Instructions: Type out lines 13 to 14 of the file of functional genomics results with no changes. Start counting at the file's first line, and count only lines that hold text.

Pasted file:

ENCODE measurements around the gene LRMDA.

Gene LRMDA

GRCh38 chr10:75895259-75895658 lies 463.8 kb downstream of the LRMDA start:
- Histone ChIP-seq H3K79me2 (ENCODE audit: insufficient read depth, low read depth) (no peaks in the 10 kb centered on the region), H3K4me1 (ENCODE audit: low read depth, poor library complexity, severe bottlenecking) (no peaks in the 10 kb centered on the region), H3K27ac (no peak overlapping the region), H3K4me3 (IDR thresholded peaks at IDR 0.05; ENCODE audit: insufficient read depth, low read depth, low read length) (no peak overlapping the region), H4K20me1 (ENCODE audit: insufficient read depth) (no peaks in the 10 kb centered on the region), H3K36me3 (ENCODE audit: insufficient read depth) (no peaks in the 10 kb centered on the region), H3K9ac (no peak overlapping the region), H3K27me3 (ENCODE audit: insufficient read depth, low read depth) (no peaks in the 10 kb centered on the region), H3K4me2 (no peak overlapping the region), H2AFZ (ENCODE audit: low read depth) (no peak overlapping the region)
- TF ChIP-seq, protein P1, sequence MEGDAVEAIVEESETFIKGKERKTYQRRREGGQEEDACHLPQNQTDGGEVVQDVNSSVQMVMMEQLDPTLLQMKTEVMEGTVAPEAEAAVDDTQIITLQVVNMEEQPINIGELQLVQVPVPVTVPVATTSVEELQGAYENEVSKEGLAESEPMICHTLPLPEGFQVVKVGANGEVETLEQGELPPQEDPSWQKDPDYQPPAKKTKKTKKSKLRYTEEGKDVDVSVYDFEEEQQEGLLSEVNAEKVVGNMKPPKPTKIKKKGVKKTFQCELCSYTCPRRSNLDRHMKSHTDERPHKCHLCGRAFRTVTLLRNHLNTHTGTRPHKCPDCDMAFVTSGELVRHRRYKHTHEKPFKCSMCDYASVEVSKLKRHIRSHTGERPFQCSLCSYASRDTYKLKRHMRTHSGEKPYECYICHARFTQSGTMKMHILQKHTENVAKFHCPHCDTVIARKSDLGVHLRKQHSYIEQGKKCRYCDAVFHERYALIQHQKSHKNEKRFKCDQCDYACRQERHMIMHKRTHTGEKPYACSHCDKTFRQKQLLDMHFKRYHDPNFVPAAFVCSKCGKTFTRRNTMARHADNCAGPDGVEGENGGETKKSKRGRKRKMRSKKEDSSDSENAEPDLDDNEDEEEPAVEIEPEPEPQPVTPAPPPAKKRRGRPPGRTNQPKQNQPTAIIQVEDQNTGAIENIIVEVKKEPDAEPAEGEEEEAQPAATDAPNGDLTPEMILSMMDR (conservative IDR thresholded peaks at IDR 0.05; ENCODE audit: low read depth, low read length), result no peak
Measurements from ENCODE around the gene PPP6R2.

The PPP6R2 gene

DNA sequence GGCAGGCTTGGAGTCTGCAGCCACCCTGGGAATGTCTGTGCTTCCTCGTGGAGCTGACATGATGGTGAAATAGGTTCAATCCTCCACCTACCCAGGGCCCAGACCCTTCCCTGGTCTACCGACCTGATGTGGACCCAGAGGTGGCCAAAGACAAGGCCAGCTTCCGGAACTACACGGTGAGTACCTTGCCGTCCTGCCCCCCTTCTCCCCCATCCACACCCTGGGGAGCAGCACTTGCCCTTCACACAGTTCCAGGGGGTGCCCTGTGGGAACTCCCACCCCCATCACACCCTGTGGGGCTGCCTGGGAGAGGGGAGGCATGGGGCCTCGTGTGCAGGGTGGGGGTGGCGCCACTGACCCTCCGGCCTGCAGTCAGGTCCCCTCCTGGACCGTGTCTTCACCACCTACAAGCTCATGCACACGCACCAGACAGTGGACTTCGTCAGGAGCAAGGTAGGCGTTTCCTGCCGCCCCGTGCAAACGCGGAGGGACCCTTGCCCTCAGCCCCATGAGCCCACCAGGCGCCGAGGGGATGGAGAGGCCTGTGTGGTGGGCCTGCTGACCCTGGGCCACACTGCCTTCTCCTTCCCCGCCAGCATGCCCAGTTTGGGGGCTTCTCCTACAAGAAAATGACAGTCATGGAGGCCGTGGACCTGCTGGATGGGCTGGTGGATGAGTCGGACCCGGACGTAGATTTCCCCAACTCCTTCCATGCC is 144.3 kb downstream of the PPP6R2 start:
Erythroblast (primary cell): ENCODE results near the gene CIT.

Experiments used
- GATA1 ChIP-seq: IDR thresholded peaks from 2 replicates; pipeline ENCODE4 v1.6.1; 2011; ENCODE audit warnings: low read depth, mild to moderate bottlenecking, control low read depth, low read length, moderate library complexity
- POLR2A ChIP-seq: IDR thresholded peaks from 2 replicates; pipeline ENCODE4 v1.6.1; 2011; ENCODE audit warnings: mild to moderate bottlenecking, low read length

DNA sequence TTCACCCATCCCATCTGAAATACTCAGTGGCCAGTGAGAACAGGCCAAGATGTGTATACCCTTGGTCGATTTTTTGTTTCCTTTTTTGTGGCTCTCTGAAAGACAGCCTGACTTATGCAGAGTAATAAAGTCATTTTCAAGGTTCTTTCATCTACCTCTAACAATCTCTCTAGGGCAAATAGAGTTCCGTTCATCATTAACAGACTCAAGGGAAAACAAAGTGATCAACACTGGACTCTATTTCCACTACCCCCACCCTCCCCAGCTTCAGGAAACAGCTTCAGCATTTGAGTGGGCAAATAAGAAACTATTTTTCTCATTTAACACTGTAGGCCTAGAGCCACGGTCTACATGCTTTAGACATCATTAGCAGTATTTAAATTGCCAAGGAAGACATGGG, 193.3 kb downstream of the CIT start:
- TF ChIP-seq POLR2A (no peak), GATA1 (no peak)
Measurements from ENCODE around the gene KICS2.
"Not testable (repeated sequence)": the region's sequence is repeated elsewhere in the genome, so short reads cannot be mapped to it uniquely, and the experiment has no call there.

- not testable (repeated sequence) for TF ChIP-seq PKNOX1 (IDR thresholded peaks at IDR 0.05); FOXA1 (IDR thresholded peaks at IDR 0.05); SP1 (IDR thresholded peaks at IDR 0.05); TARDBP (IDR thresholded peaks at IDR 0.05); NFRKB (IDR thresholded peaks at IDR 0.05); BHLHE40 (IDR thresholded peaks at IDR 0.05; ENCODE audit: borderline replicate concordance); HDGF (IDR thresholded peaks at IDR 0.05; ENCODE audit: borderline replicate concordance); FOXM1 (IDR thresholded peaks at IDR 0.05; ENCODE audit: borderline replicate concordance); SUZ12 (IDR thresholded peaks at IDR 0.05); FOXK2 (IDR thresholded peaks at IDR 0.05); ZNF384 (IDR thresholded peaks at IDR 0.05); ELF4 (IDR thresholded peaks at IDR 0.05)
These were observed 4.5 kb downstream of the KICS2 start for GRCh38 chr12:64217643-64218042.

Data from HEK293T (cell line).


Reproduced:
DNA sequence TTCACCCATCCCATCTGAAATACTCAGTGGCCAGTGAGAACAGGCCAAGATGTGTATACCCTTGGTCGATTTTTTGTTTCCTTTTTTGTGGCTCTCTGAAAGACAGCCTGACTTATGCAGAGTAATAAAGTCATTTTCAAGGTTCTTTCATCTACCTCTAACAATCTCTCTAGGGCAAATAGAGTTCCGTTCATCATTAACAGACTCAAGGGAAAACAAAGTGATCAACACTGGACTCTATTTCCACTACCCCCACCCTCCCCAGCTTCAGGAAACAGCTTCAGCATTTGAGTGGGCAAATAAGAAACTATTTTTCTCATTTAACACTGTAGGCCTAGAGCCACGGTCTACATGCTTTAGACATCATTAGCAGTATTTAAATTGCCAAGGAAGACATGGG, 193.3 kb downstream of the CIT start:
- TF ChIP-seq POLR2A (no peak), GATA1 (no peak)